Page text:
Cherry cake at the Ritz

Fleet Street lives again in Keith Waterhouse's affectionate memoir. By Jeremy Lewis; Streets Ahead by Keith Waterhouse Hodder & Stoughton, pounds 16.99

Newly arrived in London in the early Fifties from his native Leeds, where he had started his journalistic career on the Yorkshire Evening Post, Keith Waterhouse soon found himself, rather to his surprise, working in the features department of the Daily Mirror. With its ceaseless bustle and pulsating presses, Fleet Street reminded the young Waterhouse of the Yorkshire mill town of his youth. Heavily-overcoated crime reporters were the monarchs of all they surveyed - with the abolition of the death penalty and the rise of commercial television they would soon be supplanted by showbiz correspondents - and the pubs were awash with red-nosed, rheumy- eyed hacks downing a last one before boarding the last train home to long- suffering wives in Petts Wood. As Waterhouse quickly discovered, not a great deal of work was done in the overmanned features department, so enabling one of his colleagues to run a wholesale confectionery business on the side. Dutifully clocking in on his first day, Waterhouse found one feature writer hard at work reading The Catcher in the Rye and another damping down the flames after setting his tweed jacket on fire with an unextinguished pipe, while the paper's agony aunt, a former cleaning lady, bustled from desk to desk handing out slices of home-made cake. Come 12 o'clock and it was time to adjourn for a three-hour liquid lunch at Winnie's, the features department's pub, before moving on to tea and cherry cake at the Ritz - unhappily regurgitated before staggering back to the office, pale and sweaty-browed. All this made for a fine, vigorous start to Waterhouse's London career - and, indeed, to the second volume of his autobiography.

Despite the long lunches, Waterhouse quickly made his mark - consorting with "Cassandra'' and the London editor of Beano, writing provocative readers' letters, tactfully adjusting the astrologer's predictions so as not to inflame a susceptible Mirror director, and chasing stories to fit headlines concocted in advance by the features editor ("CAN WOMEN BE TRUSTED WITH MONEY?"). Before long he was making trips abroad and, in his spare time, writing his first novel. After its publication, he decided to go freelance, and Hugh Cudlipp offered him a retainer to write a twice weekly column. It's still running in the Daily Mail to which he transferred during the Maxwell years.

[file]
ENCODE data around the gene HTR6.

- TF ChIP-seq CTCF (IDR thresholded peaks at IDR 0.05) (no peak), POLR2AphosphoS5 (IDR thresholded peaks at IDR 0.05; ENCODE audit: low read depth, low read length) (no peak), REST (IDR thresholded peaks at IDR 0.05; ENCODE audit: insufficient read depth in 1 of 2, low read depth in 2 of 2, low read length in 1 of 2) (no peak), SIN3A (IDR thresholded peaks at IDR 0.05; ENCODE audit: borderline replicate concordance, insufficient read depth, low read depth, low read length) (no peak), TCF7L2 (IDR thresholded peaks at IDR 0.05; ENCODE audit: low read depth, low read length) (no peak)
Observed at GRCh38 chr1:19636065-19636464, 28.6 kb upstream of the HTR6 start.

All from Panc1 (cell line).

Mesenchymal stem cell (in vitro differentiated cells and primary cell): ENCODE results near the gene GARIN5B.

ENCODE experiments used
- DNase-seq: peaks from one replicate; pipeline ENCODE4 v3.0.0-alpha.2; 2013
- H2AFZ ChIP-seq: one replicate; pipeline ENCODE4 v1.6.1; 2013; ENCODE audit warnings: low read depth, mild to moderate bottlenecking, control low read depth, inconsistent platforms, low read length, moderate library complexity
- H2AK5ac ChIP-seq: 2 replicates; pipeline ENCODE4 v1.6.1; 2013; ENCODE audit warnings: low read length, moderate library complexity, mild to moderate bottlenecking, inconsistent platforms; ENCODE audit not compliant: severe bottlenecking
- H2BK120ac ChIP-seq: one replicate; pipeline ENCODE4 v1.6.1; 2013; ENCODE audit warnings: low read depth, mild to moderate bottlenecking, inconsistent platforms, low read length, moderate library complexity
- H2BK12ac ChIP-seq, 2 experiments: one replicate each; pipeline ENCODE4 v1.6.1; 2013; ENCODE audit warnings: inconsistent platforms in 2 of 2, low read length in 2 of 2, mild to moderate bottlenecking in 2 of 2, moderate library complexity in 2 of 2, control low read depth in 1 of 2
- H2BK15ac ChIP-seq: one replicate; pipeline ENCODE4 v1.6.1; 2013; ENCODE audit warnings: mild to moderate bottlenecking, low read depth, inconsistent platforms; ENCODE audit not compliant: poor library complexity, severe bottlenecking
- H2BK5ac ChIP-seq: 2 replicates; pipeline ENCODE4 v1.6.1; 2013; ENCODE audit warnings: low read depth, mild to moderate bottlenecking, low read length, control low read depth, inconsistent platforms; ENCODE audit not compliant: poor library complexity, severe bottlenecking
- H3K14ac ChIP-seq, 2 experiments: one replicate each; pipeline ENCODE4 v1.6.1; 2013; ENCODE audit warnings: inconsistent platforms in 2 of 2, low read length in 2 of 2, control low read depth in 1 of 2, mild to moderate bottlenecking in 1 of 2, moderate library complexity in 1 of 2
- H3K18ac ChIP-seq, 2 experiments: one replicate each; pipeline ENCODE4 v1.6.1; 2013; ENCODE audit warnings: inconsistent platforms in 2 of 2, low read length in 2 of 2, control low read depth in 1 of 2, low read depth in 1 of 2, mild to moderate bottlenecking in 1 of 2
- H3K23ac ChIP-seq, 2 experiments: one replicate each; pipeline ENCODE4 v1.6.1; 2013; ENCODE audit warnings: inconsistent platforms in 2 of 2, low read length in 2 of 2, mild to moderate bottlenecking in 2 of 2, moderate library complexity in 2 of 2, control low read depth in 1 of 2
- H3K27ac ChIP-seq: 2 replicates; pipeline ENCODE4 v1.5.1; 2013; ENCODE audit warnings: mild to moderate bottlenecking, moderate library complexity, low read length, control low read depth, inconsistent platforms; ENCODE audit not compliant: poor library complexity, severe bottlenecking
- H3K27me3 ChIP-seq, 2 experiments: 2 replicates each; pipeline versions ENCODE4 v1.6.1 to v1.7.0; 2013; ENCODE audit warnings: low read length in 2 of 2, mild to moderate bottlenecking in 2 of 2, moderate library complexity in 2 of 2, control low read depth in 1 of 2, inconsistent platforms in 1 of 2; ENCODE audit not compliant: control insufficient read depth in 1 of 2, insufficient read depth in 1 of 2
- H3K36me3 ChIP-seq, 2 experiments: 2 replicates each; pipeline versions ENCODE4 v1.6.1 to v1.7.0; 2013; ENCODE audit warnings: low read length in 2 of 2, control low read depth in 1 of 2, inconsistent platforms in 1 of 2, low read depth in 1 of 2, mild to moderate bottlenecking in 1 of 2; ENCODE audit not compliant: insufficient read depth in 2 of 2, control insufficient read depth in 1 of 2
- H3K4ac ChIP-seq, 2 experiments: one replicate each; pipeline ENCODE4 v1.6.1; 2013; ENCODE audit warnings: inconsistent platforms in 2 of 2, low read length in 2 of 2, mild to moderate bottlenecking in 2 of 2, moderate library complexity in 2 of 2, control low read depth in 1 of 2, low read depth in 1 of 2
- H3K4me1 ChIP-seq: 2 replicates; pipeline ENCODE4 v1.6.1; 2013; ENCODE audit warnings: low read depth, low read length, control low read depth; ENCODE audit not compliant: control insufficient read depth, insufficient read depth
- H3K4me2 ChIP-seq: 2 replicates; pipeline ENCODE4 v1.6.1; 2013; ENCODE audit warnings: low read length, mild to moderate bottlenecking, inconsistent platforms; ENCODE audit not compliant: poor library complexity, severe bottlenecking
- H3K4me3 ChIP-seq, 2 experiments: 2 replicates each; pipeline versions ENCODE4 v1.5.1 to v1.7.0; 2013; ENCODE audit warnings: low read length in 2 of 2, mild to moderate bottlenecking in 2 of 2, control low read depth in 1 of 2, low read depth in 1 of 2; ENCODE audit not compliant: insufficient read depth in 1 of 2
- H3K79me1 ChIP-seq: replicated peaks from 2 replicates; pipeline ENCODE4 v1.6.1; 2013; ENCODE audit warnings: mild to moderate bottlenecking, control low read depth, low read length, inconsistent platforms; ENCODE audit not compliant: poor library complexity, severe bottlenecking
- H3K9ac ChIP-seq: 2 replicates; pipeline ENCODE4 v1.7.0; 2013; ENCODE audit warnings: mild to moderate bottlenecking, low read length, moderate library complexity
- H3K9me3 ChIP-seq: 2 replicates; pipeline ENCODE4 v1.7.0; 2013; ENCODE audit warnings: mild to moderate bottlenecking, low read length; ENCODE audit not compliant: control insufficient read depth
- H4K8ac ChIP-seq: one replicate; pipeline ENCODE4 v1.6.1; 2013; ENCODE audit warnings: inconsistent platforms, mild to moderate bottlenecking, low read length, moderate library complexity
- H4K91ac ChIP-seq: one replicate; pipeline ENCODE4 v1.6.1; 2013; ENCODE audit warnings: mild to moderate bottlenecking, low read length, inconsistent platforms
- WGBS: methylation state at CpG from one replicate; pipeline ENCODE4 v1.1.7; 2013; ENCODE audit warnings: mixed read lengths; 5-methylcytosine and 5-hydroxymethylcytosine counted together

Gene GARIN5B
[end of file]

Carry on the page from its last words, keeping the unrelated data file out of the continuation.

Waterhouse's second novel, Billy Liar, was not only a success in its own right, but made its author a rich man after he and Willis Hall - whom he had known in Leeds - had adapted it for stage and screen; and from now on the two men, who referred to themselves as the Word Factory, were to produce a stream of scripts, from films (A Kind of Loving, Whistle Down the Wind) to Worzel Gummidge and That Was the Week that Was. As is so often the case, alas, worldly success, and the rather breathless world of showbiz, prove a good deal less amenable to autobiography than the early years of struggle and obscurity. We're treated to evocations of New York and San Francisco which add little to what one has read already; long forgotten shows are dusted down, and accompanying quotes exhumed ("It was back to mixed reviews again"); compared with the colourful Fleet Street pages, the second half of the book seems blander and more perfunctory. Waterhouse comes across as a likeable and congenial cove, all too easily lured into buying another round, but his private life receives as short shrift in print as in real life, and the years between the Sixties and Jeffrey Bernard is Unwell spin by in a couple of pages. That said, it's good to report an encounter with Walt Disney in Los Angeles. The meeting got off to a sticky start when Waterhouse slipped in a compliment to Mickey Mouse, provoking a diatribe about that "blanketty'' mouse; nor were matters improved by there being only one bottle of wine among five. Eventually, Disney took the hint from his thirsty visitors, slapped the desk and shouted "Hell, it's the weekend - why don't we kill another bottle!" That's the kind of stuff one wants to hear.

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